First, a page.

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Can Sensex Hit 86,000 in 2024?

November 28, 2023 09:40 IST

Illustration: Dominic Xavier/

Leading foreign brokerages, such as Goldman Sachs, Morgan Stanley and Barclays, are upbeat on the Indian equity markets for 2024, even as they remain watchful of global geopolitical developments, crude oil prices, and central bank policies, which may sway investor sentiment.

The upcoming general elections in April/May 2024 are expected to add volatility to the Indian markets, keeping investors on their toes.

While Morgan Stanley presents its bull-case (30 per cent probability) scenario with the BSE Sensex at 86,000 in by the end of 2024, Goldman Sachs predicts the Nifty50 index to reach 21,800 by the end of next year, up nearly 11 per cent from the current level of 19,694.

Goldman Sachs, according to a recent note, believes 2024 will be a year of two halves: Pre-elections, when government spending will fuel growth; and post-elections, when investment growth, particularly from the private sector, will pick up pace.

India Inc's profit, according to Goldman Sachs analysts, is likely to grow at 15 per cent in 2024, and 14 per cent in 2025, with growth spread across sectors.

'We raised India to overweight in our regional allocations. India has the best structural growth prospects in the region. equity returns are likely to be back-loaded given the tough global backdrop and political uncertainty as the election approaches in the second quarter of the calendar year 2024 (Q2CY24),' wrote Andrew Tilton, chief Asia-Pacific economist and head of EM economic research at Goldman Sachs in the note co-authored with Santanu Sengupta and Arjun Varma.

'In 2024, we expect macroeconomic resilience to continue (in India) amid steady growth at 6.3 per cent year-on-year,' they added.

Despite the challenging global geopolitical landscape, bond yields, central bank policy action, and crude oil prices, Indian equities have shown remarkable resilience in 2023.

The S&P BSE Sensex and the Nifty50, this year so far, have risen by around 8 per cent and 9 per cent, respectively.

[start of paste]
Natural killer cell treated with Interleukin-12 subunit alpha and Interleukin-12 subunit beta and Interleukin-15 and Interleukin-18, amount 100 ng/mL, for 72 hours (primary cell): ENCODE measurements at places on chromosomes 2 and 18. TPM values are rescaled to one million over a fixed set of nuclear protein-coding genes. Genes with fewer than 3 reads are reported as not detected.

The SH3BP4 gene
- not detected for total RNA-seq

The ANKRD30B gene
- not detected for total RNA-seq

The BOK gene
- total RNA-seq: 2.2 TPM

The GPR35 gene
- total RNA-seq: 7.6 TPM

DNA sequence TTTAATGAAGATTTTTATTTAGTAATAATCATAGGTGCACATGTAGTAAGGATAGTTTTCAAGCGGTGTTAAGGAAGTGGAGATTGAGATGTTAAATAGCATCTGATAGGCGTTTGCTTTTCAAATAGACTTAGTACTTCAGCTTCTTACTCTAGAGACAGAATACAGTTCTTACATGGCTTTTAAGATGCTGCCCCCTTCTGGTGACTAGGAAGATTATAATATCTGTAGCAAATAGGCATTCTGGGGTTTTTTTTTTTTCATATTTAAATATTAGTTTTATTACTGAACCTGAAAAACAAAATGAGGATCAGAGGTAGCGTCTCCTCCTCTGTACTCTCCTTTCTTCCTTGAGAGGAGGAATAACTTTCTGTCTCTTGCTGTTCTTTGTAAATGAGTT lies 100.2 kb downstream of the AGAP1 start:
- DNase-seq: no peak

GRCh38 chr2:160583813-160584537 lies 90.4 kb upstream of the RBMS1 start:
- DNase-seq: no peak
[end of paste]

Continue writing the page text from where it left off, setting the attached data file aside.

Gains in the midcap and smallcap indices (both BSE) have been sharper with both rallying 32 per cent and 37 per cent, respectively, shows data.

Morgan Stanley analysts also have high expectations for Indian equities in 2024, as the market is likely to price in continuity and a majority government after the general elections.

However, they caution that a further rise in oil prices, especially above $110 a barrel, could create macroeconomic headwinds.

S&P BSE Sensex earnings, they said, are estimated to grow at a compound annual rate of 21.5 per cent between FY23 and FY26.

'Our base case (50 per cent probability) pegs the S&P BSE Sensex at 74,000. Here, we assume continuity in a government with a majority mandate, robust domestic growth, the US does not slip into a protracted recession, and benign oil prices,' wrote analysts at Morgan Stanley, led by Ridham Desai, their head of India research and India equity strategist, in a report co-authored with Sheela Rathi and Nayant Parekh.

'Government policy remains supportive, and the Reserve Bank of India executes a calibrated exit from its current hold stance (on policy rates). Our bull-case (30 per cent probability) scenario sees the BSE Sensex at 86,000 in 2024,' the Morgan Stanley analysts added.

UBS, however, is not as bullish. Its analysts predict flattish returns for emerging markets and Asia ex-Japan equities in the first half of 2024 due to a potential slowdown in the US.

'We are underweight (on) expensive markets, such as India (retail flows could be at risk with higher rates, hurts from higher oil) and Thailand (weaker support from domestic momentum pending fiscal stimulus, weak bottom-up analyst outlook),' wrote Sunil Tirumalai, emerging markets and India Strategist at UBS Securities in a recent note.

Barclays, on the other hand, appears bullish on Indian equities.

It said in a recent note that the relative strength of Indian equity returns (absolute and risk-adjusted) compared to that of global peers, lower correlations to developed markets, and expected GDP growth of at least 6 per cent over the next five years warrant increasing exposure to India through active or passive means.

Current valuations are not cheap, but they look reasonable relative to their own history and are partly justified by competitive earnings growth.

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Puneet Wadhwa
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